Music, Retro Rock

1978: The Greatest Year In Music?


1978 albums I bought at Speakertree Record Shop in Lynchburg, VA.

When I first saw the title of an NPR article, “40 Years Later: Was 1978 The Greatest Year In Music?” I immediately thought that the writers of this commentary about music from 1978 were absolutely absurd. To even consider the possibility that 1978 was among the greatest years in modern music history sounded utterly ridiculous to this fellow.

As a student at James Madison University and having lived through the 1978 music scene, disco ruled as the most popular genre of music that year. Disco songs spent 30 out of the 52 weeks at the number 1 position of the Billboard Hot 100 during that year. Bees Gees, Andy Gibb, Bee Gees, Donna Summer (and did I mention Bee Gees?) all dominated popular music in America. Even the Rolling Stones hit number 1 with a disco record “Miss You” during 1978 for crying out loud!

For many music fans, the disco era was a low point in the recording industry and it was amazing that NPR (or anyone else) considered 1978 to be the greatest year in music. So I started thinking: Let me investigate the music released in 1978. Maybe I was missing something?

So I submit to you that there were actually some great albums and singles released during 1978. As the NPR article stated, “Kate Bush, The Cars, Devo, Dire Straits, The B-52’s, The Police, Buzzcocks and Van Halen released their debut albums” 40 years ago. Disco may have been king in 1978 but new rock artists emerged during this year.


Speakertree Record Shop in Lynchburg, VA

So I have come up with a listing of worthy top albums and singles from 1978. There are no ranking with my lists and music is listed in a random order. Many of the singles I am listing were not big Top 40 hits but are significant songs by these artists (and much better than the all of the disco songs that were hits during 1978).

“This Year’s Model” album by Elvis Costello and the Attractions: One of the most critically acclaimed albums from 1978 features the single “Pump it Up” which has one of the best rhythm sections from the 70’s and helped to bring Costello into the forefront of the new wave genre of music.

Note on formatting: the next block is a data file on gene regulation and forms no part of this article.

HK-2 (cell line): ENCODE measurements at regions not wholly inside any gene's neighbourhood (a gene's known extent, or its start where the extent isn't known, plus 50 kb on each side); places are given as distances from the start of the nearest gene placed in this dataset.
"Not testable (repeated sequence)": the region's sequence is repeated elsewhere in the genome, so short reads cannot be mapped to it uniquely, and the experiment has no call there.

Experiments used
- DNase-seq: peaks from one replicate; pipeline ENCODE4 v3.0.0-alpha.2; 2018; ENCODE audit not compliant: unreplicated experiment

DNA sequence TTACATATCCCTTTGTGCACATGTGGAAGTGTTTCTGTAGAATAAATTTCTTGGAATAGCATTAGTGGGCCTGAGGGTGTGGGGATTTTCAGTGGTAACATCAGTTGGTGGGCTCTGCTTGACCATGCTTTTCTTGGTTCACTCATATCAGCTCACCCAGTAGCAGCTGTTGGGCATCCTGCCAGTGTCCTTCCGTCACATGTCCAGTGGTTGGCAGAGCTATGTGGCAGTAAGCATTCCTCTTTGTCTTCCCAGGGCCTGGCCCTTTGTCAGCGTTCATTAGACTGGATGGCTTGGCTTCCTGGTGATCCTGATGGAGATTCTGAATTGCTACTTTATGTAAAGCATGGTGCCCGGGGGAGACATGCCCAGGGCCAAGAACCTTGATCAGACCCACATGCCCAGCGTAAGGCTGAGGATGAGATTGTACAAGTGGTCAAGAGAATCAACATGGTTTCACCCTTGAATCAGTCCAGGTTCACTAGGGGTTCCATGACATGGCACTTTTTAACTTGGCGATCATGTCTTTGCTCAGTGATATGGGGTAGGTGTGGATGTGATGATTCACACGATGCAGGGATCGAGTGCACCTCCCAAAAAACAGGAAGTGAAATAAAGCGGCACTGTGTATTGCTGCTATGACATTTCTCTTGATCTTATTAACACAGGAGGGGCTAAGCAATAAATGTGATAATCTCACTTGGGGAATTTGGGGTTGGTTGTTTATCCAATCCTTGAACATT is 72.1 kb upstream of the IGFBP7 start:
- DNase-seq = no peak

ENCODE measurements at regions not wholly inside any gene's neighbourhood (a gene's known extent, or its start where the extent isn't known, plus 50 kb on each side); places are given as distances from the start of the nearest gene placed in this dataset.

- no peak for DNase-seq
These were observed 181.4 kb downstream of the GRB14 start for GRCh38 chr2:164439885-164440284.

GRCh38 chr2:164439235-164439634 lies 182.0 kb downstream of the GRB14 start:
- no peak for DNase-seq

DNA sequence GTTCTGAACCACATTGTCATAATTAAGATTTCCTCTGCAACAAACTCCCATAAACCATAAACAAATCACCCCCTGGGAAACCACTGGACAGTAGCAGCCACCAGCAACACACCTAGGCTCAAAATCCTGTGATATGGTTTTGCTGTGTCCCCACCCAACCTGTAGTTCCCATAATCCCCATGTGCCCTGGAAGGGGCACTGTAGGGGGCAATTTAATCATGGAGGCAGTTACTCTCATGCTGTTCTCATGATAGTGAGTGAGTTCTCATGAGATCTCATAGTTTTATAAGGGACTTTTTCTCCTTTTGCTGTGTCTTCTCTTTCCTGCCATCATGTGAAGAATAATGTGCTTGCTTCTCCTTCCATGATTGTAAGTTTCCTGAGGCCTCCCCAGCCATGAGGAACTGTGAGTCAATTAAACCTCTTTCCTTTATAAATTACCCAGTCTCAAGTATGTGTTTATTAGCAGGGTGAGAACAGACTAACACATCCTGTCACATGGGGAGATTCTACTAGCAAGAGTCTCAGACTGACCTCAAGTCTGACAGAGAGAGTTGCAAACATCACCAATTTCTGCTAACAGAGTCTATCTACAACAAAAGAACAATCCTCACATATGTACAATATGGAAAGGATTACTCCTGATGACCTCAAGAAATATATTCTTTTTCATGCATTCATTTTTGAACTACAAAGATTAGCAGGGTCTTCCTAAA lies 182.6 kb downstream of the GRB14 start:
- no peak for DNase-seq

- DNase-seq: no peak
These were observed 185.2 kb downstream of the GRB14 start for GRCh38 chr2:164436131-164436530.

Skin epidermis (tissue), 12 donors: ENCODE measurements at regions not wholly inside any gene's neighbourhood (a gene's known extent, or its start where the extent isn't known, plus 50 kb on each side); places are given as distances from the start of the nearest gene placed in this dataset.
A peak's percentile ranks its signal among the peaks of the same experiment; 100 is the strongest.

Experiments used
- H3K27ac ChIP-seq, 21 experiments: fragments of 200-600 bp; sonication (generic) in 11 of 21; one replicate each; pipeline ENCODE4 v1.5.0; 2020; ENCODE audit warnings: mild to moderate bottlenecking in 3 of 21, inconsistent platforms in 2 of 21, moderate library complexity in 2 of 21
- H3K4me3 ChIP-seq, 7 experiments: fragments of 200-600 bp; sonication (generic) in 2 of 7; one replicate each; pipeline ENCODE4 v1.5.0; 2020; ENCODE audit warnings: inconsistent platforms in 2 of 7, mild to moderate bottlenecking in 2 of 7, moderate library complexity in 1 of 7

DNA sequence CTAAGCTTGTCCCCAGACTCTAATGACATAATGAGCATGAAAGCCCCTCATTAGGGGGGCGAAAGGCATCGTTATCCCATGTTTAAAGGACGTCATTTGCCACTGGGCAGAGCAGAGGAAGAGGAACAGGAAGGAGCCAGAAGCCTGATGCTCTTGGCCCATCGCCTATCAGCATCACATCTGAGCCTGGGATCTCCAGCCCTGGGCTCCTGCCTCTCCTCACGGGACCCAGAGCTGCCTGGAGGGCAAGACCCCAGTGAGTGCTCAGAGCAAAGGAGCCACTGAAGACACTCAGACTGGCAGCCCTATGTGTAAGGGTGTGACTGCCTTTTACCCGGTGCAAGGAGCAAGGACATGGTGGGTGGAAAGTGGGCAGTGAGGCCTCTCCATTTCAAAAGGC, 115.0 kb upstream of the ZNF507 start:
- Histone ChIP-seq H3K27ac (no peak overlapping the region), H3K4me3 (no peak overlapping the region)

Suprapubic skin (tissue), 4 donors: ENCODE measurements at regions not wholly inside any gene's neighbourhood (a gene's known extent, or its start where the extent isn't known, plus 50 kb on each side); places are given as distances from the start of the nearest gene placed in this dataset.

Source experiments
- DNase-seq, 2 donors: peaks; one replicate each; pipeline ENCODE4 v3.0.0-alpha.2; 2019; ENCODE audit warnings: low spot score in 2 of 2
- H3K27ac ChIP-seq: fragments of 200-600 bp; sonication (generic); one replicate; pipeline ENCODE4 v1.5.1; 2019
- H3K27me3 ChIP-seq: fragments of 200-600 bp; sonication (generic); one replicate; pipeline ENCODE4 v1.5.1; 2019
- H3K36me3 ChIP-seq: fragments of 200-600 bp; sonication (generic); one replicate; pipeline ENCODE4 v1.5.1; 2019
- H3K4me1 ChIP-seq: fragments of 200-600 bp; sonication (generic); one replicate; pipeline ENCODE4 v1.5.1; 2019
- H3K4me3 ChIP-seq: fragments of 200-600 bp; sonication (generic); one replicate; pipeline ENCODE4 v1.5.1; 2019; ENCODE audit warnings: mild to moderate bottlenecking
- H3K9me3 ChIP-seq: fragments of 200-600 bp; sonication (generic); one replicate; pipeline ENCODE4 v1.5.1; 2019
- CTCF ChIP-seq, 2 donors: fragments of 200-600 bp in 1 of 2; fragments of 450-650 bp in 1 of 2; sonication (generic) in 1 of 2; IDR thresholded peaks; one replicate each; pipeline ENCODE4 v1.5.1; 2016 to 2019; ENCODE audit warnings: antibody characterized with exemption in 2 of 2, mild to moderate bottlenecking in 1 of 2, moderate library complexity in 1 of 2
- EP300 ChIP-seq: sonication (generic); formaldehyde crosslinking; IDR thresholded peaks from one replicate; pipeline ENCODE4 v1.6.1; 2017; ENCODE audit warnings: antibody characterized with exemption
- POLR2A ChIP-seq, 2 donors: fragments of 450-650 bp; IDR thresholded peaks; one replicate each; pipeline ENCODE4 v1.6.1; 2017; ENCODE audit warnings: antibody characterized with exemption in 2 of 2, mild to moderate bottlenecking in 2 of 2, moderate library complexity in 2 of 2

“More Songs About Building and Foods” album by Talking Heads: Released during the fall of 1978, the band’s cover of Al Green’s “Take Me to the River” became the first Top 30 hit for the group. Also in early 1978, a song from the Talking Heads ‘77 debut album entitled “Psycho Killer” was released as a single. This signature debut hit has one of the best bass lines in rock history.

“Outlandos d’Amour” album by The Police: The debut album by the rock trio mixes reggae, punk and rock that many considered “new wave” and has the memorable single “Roxanne.” Also on the album are “Can’t Stand Losing You” and “So Lonely” that helped to define the music output by the English band.

“Easter” album by Patti Smith Group: One of the leaders of the punk rock movement, the “Easter” album became her most successful with religious imagery from the Christian faith. Smith’s song “Because the Night”, that was co-written by Bruce Springsteen, was the biggest hit single during her career.

“Darkness on the Edge of Town” album by Bruce Springsteen: Since I mentioned Springsteen above, this is the appropriate place to mention that the 1978 album was the follow up to the landmark signature album “Born To Run” from 1975. The Boss delivers three of his best songs ever on this album: “The Promised Land,” “Badlands” and “Prove It All Night.”

“The Last Waltz” album by The Band: Although The Band’s last concert was on Thanksgiving Day 1976, the soundtrack for “The Last Waltz” was not released until 1978. Joining The Band for this historic concert were Bob Dylan, Van Morrison, Emmylou Harris, Neil Young, Eric Clapton, The Staple Singers and a few other artists. In my humble opinion, the best overall rock album released during 1978.


Stardust by Wille Nelson, a record I purchased at Speakertree Record Shop in Lynchburg, VA

 “Stardust” album by Willie Nelson: The “Outlaw Country” music artist switched gears in 1978 and recorded an album of early 20th century American pop standards by famous composers such as Irving Berlin and George Gershwin. Nelson had lots of music variety with different genres on the album: jazz, pop, folk and country. Interpretations of “Georgia on My Mind”, “Blue Skies” and “Stardust” provided Nelson with new respect in the eyes of fans across multiple categories of music.